The short answer is absolutely the long answer is, you know, being in the last 20 odd years or something which have all existed between the main data center state and non-mainstream, and non-meat them is just to build it cloud and all the good stuff that it as a whole is marching towards. And I mean, just the fact that, you know, when the wall exists, that eats and doesn't know much about the other side that really hampers the business, right? So what happens when the maintenance worker comes in cloud, a wants, is broken and everyone is on the same site. Second, the integration happens at much faster pace. You know, even if it's a COBOL runs as cobalt that can be exposed as a web service and in DPA application. The other thing that happens when the bone is broken, you unleash the power of data.

Aman (25:16):

Now, all your system of records, customer data is in, is in one site and you can run much better analytics to understand the customer behavior, to project the new business model, to run all the analysis analytics and integrate your new services at a much faster and easier way than what it was on the main team. It's not about just running workload. That is a tactical shift that I've seen over time, that it's not just maintain application versus Java application, but it's about more about how a business is serving the customer. Now we see more newer models like you know, the Airbnb, the social crowdsourcing crowdfunding microwave economy. There's an occupancy that was unique that the companies are offering insurance auto insurance based on how many miles that you drive as opposed to just owning a car, right? So it's not about owning a car, but it's driving because the risk factor is differentiates when you're on the phone and not in the garage, exactly the adoption or responding to those newer business models becomes much faster. If each system is talking to each other seamlessly, if the, if the data about what is hot desk and does the information is derived from data, which can works into knowledge and wisdom. I think that is a true reason behind integration and not far beyond just the technical integration, but to serving to the end customer.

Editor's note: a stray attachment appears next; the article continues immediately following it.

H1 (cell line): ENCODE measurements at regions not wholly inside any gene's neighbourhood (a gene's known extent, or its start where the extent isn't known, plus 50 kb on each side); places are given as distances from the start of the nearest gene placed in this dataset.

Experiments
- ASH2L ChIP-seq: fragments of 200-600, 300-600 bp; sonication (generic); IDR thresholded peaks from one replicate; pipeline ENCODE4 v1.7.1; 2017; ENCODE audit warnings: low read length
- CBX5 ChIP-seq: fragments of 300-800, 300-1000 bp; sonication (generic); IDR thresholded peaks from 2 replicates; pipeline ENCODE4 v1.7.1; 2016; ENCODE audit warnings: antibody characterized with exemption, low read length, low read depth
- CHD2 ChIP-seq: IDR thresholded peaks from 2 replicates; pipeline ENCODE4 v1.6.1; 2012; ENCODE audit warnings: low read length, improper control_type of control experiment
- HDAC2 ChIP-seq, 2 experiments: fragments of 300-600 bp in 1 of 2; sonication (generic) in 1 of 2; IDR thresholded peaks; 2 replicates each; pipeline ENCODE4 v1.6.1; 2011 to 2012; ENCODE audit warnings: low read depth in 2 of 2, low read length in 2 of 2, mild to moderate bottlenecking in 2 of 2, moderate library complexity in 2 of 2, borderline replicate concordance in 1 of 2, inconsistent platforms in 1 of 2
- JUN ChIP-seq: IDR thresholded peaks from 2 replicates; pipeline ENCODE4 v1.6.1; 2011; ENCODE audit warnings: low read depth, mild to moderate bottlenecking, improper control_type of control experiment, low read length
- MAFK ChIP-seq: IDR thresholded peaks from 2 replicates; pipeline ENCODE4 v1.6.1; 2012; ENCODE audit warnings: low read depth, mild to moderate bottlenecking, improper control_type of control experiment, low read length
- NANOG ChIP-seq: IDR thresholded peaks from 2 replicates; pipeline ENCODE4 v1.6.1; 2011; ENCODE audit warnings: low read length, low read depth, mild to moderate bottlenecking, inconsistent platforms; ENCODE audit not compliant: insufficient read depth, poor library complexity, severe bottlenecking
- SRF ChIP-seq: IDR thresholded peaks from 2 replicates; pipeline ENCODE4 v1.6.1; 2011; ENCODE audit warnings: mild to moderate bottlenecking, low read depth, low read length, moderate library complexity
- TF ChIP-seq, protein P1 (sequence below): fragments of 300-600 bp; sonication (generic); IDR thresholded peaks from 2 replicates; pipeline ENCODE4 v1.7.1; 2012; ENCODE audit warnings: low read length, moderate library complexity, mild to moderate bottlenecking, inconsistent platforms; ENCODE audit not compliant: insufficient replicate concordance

Walter (26:57):

I still agree with you. And I've certainly seen that over the years work, as you described it, when that wall is broken down and you have the ability to share information and share data organizations can really do some fascinating things that probably would have been a lot harder. Otherwise it looks like we are coming up at the end of our half hour. I just wanted to thank you so very much for taking the time to join us today. I've found this to be a, a fascinating talk, and I really did appreciate your viewpoint and sharing them with it. Thank you so much

Aman (27:33):

For having me. It was really an interesting conversation with you. And as we started stabbing stuff back in the beginning, that between GCP and CDA at South affect matters, and I'm really looking forward to working with you and your company, many more helping our main complaints.

Walter (27:50):

We absolutely feel the same. Thank you so much. And for the audience, thank you again today for taking the time to join us. Please come visit us at www.astadia.com and check for our future podcast. We look forward to spending a lot more time with you. Thank you all. And I hope you have a wonderful holiday season. Bye now.